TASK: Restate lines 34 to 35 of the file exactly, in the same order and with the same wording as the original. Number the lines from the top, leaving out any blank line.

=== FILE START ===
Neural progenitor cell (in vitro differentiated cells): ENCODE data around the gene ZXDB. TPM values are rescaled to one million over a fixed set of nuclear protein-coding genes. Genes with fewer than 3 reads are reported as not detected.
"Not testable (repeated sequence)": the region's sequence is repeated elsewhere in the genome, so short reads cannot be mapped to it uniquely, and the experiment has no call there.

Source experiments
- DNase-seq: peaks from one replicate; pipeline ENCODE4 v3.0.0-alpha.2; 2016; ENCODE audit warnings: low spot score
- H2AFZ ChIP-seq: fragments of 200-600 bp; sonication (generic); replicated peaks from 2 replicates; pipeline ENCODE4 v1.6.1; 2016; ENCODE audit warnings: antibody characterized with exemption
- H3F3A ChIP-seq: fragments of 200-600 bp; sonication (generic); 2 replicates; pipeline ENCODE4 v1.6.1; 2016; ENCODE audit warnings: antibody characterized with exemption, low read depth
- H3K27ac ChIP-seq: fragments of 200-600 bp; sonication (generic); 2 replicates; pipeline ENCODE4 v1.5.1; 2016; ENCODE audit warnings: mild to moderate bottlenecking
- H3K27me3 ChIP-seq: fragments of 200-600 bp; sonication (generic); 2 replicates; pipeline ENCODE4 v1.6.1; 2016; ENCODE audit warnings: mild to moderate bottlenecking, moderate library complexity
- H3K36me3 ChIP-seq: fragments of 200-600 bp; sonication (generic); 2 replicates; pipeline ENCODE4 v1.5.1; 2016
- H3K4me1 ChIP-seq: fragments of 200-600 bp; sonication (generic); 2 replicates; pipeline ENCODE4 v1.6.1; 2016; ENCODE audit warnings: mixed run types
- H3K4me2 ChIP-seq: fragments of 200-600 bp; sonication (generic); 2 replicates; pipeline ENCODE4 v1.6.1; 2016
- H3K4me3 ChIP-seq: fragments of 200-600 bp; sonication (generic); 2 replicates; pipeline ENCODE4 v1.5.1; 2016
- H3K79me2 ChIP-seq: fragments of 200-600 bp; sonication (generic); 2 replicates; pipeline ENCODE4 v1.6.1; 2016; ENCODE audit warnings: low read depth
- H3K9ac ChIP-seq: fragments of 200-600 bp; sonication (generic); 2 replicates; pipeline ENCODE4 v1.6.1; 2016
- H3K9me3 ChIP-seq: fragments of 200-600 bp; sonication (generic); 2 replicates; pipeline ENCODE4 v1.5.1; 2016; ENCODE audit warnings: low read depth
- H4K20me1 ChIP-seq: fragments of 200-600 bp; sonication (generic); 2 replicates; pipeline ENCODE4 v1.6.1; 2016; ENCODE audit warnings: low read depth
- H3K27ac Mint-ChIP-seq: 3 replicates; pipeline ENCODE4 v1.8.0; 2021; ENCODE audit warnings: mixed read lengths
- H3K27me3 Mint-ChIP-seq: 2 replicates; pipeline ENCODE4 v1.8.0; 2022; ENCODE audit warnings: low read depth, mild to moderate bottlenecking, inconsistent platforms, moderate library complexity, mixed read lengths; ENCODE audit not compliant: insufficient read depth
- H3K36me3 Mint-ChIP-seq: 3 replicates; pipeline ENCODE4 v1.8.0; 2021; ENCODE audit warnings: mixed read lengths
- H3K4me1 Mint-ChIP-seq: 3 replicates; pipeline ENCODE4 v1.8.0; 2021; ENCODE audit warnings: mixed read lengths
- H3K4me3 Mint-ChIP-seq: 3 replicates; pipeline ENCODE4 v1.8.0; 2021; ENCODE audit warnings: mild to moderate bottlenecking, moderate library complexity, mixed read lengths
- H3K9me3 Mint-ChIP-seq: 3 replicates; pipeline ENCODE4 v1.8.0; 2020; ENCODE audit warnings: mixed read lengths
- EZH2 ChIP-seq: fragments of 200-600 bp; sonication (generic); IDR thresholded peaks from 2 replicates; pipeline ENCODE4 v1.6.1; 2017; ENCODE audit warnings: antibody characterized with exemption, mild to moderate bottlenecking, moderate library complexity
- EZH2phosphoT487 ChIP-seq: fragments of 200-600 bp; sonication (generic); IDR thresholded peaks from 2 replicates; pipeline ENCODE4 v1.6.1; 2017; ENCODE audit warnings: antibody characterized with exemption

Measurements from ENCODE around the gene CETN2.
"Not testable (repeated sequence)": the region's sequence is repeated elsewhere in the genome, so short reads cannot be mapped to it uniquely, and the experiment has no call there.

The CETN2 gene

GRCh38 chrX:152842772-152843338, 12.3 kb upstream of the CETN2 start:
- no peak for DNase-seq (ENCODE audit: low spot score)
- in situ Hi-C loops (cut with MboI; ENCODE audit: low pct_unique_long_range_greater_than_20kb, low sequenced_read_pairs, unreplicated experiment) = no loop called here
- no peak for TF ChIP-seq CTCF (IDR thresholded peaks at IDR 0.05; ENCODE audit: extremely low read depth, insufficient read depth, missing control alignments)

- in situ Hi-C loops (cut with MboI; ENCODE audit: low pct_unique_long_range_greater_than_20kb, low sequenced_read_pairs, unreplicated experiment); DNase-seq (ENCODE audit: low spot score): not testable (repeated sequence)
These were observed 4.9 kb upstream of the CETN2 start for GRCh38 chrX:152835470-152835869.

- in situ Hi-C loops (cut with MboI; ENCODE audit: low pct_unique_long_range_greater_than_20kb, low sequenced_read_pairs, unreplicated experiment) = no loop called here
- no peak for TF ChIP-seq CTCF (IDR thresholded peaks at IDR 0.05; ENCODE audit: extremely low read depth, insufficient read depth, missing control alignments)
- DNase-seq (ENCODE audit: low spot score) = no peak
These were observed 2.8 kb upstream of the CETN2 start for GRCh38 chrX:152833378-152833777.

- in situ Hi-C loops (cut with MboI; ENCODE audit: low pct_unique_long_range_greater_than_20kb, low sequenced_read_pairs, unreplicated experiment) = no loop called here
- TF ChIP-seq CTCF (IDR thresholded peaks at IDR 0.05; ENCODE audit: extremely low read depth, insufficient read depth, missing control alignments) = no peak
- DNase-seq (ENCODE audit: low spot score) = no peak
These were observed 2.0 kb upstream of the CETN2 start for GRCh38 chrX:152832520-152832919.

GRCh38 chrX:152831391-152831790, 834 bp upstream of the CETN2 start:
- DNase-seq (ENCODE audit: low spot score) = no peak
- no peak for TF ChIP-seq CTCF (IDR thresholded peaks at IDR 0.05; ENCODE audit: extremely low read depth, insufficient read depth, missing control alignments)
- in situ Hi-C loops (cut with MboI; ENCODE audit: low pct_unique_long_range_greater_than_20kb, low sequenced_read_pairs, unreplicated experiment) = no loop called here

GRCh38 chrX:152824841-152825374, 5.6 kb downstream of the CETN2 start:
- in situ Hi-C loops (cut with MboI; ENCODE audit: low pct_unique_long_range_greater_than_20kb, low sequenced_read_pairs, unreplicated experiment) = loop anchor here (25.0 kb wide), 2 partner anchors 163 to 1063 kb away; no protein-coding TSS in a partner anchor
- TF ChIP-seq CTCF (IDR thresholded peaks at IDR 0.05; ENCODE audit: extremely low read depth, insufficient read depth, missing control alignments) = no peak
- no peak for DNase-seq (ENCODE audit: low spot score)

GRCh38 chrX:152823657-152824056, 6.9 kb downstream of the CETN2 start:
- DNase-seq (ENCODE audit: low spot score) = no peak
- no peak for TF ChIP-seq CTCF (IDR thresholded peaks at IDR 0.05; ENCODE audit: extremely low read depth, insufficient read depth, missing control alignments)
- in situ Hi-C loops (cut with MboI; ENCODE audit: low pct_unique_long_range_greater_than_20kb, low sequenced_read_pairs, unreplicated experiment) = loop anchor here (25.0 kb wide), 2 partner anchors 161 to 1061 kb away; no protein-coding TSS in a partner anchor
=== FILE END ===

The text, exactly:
- in situ Hi-C loops (cut with MboI; ENCODE audit: low pct_unique_long_range_greater_than_20kb, low sequenced_read_pairs, unreplicated experiment) = no loop called here
- no peak for TF ChIP-seq CTCF (IDR thresholded peaks at IDR 0.05; ENCODE audit: extremely low read depth, insufficient read depth, missing control alignments)